I Dream of Singapore follows an injured Bangladeshi migrant worker, Feroz, who is temporarily residing at a Transient Workers Count Too (TWC2) shelter, Dayspace, as he waits for his case to be sorted out so he can make his compensation claims. At the shelter, much of Feroz’s time is spent waiting. We see Feroz watching cricket, practising push-ups, and even hosting an impromptu disco dance party in the confines of his little bunk bed. But mostly, Feroz spends his time staring into space, standing above the balcony at the shelter located in Little India, which offers him a glimpse into the shophouses nearby. The film begins and ends with Feroz’s haunting face: we see a man dreaming, but of where? And what?
The film’s title is a reference to how “The Singaporean Dream” is marketed to prospective migrant workers back in Bangladesh. We see evidence of how Singapore is constructed as an ideal country to work in when the filmmakers journey to Bangladesh: a smattering of individuals comment on how Singapore is a “good country” to work in, comparing Singapore’s protection of “human rights” to Bangladesh’s lack. Even Feroz’s fellow migrant workers at Dayspace heap praises on our efficient, sensible government in contrast to Bangladesh’s “chee bye” one. Visually, the vibrance and energy of Dhaka is contrasted to Singapore’s clean, curated architecture. I was struck most by the vivid colours of Dhaka, of Little India, and of Feroz’s village; from the intense reds and golds of fabrics to pastel blues and pinks of buildings. The footage of Singapore (epitomised by Marina Bay Sands, Gardens by the Bay and Jewel) is colourful too, but in a rigid, techno-dystopian sort of way that lacks the fervour of Bangladesh and its enclaves. Still, the migrant workers regard our landscape with awe and wonder, snapping photos at observational decks of our glittering cityscape.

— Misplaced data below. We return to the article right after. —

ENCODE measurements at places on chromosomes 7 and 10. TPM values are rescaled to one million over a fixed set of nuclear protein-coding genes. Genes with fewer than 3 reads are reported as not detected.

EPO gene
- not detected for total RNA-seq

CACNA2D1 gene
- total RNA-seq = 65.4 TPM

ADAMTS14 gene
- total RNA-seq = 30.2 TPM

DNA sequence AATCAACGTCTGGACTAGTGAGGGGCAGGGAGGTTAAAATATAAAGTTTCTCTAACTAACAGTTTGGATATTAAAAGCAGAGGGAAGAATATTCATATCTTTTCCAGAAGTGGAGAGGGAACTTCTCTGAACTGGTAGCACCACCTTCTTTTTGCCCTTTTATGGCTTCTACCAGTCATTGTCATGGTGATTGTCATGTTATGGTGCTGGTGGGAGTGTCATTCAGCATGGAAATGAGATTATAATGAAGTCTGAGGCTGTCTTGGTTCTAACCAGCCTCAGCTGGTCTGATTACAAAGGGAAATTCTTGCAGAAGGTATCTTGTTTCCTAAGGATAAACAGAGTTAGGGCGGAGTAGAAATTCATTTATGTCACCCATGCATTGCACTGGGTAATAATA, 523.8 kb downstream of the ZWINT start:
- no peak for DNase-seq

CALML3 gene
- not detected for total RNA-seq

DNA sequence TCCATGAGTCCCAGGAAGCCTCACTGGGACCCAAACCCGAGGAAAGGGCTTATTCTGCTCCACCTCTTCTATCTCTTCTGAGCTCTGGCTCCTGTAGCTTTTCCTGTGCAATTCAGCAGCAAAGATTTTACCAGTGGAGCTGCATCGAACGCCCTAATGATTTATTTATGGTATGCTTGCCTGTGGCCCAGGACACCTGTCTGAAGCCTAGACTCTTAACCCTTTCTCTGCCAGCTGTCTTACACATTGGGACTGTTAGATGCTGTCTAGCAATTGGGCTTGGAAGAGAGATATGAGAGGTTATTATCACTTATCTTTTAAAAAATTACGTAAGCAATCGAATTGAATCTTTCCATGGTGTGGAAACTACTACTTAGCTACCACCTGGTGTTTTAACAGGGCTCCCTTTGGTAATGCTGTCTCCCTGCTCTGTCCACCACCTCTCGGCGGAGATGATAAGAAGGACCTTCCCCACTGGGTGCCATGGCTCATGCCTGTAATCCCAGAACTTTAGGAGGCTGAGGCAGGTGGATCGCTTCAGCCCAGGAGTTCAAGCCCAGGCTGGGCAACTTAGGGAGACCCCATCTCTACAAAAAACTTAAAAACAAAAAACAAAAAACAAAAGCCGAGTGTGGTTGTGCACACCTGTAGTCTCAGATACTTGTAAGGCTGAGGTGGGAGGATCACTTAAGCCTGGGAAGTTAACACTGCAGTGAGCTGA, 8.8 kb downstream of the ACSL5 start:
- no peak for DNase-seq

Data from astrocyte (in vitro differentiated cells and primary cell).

Yet, the romance of Singapore is quickly deconstructed when we follow Feroz’s journey to recovery. Little is said about how he got his injuries, or the struggles of obtaining proper compensation from his employers. Instead, the hard-hitting accusations are masked under a more subtle critique facilitated by director Lei Yuan Bin’s observational approach. Indeed, the film could easily pass off as a visual ethnography, where traditional storylines are abandoned in favour of candid moments that spontaneously arrive, a testament to the filmmaker’s patience and the genuine relationships built between the subjects and the filmmaker. The non-linear narrative serves the filmmaker’s premise well, a fitting metaphor for the timeless and beginningless journeys of migration that the subjects undertake. The film conveys the vastness of these migrant journeys that are beyond the scope of one individual; even as I Dream of Singapore humanises the migrant worker who is hitherto reduced to a mere statistic, it also reminds us that Feroz is one of many migrant workers in Singapore, and that in some ways, his story could be any other migrant’s story. It is also immensely lyrical, paying tribute to the local migrant worker poetry scene in Singapore by quoting lines as inspiration and featuring migrant poet Zakir Khokan who recites a poem about the Buriganga River. Zakir’s words are layered over gorgeously shot footage of Bangladesh’s river, an apt image as a site of great movement across time and space.
One of the film’s strengths is its ability to convey depth of emotion. In particular, the departure of Ethan, a TWC2 social worker, is presented as a moment of great drama and affect: Feroz cries, his family cries, Ethan cries, and Feroz is seen sobbing all the way to the train station as he bids Ethan a final goodbye. Perhaps this attention to emotional intensity is also its weakness; at times, the film veers on the sentimental and clichéd, and Ethan is presented as some sort of saviour who showers Feroz’s family with gifts like a modern television set and desk lamp. Still, the portrayal of affect is ultimately powerful especially in highlighting the display of intimacy between two men, an intimacy that feels sincere.